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Utah's New .05 Blood Alcohol Limit Will Become Effective During the 2018-2019 Holiday Season
December 06, 2018
Parsons Behle & Latimer Legal Briefings

On Dec. 30, just in time for New Year's Eve celebrations, Utah will become the first state in the nation to lower its driver blood alcohol content limit significantly from .08 to .05 percent. Because the law was enacted more than a year-and-a-half ago in the spring of 2017, now is a good time to remind your employees about the upcoming change, to avoid any surprises. 

The implementation of the law also serves as motivation to develop strategies to avoid excessive alcohol consumption at company-related events, such as upcoming holiday parties, and to ensure that employees do not drive under the influence. Any combination of the following may help prevent excessive drinking during your event and reduce the chance of driving under the influence of alcohol after your event:

  • In advance of the event, request volunteer designated drivers who pledge not to drink alcohol and who will be responsible for driving specific individuals. The company can incentivize designated drivers with gift cards, special non-alcoholic drinks and other perks so they don't feel they are missing out or sacrificing. 
  • Serve only beer and wine instead of offering a full bar or punch spiked with liquor. People tend to consume more alcohol when drinking liquor and cannot gauge the alcohol content of spiked punch.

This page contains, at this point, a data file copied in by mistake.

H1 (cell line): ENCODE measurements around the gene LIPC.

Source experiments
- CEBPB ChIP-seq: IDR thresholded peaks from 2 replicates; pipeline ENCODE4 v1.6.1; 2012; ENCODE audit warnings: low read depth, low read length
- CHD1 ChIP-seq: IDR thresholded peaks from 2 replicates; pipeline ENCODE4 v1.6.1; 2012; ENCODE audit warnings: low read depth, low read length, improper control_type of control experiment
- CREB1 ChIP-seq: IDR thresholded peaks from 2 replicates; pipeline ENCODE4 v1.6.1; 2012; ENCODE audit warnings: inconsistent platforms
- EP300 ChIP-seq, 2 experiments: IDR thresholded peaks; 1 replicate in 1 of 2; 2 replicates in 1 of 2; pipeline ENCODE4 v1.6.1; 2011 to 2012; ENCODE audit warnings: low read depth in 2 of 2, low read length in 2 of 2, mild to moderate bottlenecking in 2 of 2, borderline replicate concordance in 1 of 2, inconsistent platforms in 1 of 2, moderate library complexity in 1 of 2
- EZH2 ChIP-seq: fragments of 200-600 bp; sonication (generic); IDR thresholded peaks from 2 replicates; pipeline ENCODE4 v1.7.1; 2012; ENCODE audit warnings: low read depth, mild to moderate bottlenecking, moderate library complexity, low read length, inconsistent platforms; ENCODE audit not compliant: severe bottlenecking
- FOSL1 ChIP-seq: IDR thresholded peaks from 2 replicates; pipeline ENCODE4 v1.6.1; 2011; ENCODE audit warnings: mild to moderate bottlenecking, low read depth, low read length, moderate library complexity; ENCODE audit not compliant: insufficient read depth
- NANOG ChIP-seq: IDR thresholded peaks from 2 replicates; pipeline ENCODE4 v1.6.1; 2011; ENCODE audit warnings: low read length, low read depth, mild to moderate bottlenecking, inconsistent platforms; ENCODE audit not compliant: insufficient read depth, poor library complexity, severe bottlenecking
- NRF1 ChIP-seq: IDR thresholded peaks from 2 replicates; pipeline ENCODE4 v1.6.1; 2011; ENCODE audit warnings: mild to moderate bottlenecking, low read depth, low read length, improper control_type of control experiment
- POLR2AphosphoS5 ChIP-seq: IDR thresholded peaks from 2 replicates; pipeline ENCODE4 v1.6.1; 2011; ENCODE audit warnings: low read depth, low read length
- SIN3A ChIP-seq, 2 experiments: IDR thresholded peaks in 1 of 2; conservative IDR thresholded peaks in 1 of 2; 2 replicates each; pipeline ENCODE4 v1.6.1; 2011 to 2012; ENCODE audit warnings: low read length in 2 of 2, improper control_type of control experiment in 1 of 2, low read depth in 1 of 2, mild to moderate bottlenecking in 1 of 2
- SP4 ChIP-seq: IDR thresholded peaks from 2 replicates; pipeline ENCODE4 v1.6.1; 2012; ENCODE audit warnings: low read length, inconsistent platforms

• Offer plenty of interesting non-alcoholic beverages and consider having a signature drink that is alcohol-free.
  • Hire a bartender instead of having an employee pour drinks.
  • Distribute a limited number of drink tickets to each employee. To avoid employees passing their tickets to coworkers, ask the bartender to stamp each employee's hand for each drink served. 
  • Offer a cash bar.  People drink less when they are paying for their own drinks. 
  • Limit the time the bar is open. For example, host a cocktail hour, but close the bar during the meal.
  • Provide a snack buffet at the end of an evening event with substantial snack foods and non-alcoholic beverages.
  • Observe employees to ensure no one who is impaired will be driving.
  • Provide or cover the cost of transportation for individuals who are impaired (i.e. taxi, Uber, Lyft, etc.).

This holiday season, the foregoing can be implemented to prevent over consumption of alcohol and reduce impaired driving. However, on an on-going basis, it is advisable to have in place a broader approach as part of your company’s culture. For example, your company's Code of Conduct and Alcohol and Drug Policies can provide guidance on appropriate alcohol usage at company-related events year-round.


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